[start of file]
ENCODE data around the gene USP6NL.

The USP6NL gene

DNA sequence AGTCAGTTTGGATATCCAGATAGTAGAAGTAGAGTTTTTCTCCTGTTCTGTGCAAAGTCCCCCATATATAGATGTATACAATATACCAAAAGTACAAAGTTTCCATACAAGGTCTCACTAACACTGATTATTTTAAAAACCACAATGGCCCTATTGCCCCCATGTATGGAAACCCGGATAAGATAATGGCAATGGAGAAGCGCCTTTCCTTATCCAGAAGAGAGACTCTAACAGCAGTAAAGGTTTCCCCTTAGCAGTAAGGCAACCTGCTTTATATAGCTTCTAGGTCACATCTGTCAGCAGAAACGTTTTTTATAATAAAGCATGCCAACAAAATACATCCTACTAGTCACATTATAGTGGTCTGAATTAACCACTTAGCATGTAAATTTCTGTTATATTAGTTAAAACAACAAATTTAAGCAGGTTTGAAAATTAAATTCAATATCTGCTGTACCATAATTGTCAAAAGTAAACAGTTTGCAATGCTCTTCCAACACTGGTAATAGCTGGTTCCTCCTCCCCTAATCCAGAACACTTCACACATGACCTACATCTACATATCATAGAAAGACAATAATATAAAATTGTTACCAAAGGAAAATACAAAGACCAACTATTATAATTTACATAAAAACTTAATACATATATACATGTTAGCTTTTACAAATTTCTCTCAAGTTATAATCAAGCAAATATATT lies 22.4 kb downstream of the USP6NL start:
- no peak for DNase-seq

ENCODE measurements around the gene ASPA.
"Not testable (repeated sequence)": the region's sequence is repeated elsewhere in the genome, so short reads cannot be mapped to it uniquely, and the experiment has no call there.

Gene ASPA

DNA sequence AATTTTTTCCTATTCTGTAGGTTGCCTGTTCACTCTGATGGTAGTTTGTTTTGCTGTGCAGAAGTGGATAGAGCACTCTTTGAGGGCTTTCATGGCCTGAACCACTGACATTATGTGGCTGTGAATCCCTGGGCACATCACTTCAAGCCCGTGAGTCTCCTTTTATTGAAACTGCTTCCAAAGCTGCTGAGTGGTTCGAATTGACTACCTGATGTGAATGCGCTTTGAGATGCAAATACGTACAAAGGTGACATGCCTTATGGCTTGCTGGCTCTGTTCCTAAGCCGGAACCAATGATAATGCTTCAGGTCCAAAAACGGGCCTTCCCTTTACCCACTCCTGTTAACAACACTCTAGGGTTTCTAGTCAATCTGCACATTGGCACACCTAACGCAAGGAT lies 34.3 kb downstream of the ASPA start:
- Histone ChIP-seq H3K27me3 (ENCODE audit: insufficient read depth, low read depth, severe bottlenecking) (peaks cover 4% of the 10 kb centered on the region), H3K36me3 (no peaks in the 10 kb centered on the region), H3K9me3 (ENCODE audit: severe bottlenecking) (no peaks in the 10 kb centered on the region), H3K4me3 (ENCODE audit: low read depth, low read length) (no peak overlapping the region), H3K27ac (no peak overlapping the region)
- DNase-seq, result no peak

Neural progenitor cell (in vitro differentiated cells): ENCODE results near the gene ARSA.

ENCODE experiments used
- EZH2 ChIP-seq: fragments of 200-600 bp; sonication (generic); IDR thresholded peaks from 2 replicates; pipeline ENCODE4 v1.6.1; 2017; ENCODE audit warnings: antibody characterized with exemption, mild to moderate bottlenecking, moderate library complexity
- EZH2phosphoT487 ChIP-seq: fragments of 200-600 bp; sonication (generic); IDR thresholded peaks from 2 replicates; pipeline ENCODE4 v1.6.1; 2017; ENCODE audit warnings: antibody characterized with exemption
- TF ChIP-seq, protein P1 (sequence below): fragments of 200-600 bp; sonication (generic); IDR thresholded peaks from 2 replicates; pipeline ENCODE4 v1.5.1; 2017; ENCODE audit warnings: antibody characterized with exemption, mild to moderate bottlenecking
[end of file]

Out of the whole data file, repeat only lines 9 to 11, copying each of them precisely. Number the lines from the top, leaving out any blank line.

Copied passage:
- Histone ChIP-seq H3K27me3 (ENCODE audit: insufficient read depth, low read depth, severe bottlenecking) (peaks cover 4% of the 10 kb centered on the region), H3K36me3 (no peaks in the 10 kb centered on the region), H3K9me3 (ENCODE audit: severe bottlenecking) (no peaks in the 10 kb centered on the region), H3K4me3 (ENCODE audit: low read depth, low read length) (no peak overlapping the region), H3K27ac (no peak overlapping the region)
- DNase-seq, result no peak

Neural progenitor cell (in vitro differentiated cells): ENCODE results near the gene ARSA.